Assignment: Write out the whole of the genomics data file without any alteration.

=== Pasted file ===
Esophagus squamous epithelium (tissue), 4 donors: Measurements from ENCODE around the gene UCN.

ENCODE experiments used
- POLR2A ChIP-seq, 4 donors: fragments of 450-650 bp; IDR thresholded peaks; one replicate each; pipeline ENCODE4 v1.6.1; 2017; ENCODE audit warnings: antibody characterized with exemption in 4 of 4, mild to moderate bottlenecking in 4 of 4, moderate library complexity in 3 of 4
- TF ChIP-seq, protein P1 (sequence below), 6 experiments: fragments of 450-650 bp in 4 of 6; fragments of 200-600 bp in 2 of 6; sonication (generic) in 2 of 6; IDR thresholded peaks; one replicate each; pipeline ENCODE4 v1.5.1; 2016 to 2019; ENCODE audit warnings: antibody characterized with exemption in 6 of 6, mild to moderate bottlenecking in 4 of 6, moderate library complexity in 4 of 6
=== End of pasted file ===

Esophagus squamous epithelium (tissue), 4 donors: Measurements from ENCODE around the gene UCN.

ENCODE experiments used
- POLR2A ChIP-seq, 4 donors: fragments of 450-650 bp; IDR thresholded peaks; one replicate each; pipeline ENCODE4 v1.6.1; 2017; ENCODE audit warnings: antibody characterized with exemption in 4 of 4, mild to moderate bottlenecking in 4 of 4, moderate library complexity in 3 of 4
- TF ChIP-seq, protein P1 (sequence below), 6 experiments: fragments of 450-650 bp in 4 of 6; fragments of 200-600 bp in 2 of 6; sonication (generic) in 2 of 6; IDR thresholded peaks; one replicate each; pipeline ENCODE4 v1.5.1; 2016 to 2019; ENCODE audit warnings: antibody characterized with exemption in 6 of 6, mild to moderate bottlenecking in 4 of 6, moderate library complexity in 4 of 6